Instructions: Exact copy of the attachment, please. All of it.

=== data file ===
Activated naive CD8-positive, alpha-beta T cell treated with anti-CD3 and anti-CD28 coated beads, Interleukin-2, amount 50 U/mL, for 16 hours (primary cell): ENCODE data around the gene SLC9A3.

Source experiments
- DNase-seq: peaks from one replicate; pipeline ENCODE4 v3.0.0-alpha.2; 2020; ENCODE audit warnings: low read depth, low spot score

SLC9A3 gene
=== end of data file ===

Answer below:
Activated naive CD8-positive, alpha-beta T cell treated with anti-CD3 and anti-CD28 coated beads, Interleukin-2, amount 50 U/mL, for 16 hours (primary cell): ENCODE data around the gene SLC9A3.

Source experiments
- DNase-seq: peaks from one replicate; pipeline ENCODE4 v3.0.0-alpha.2; 2020; ENCODE audit warnings: low read depth, low spot score

SLC9A3 gene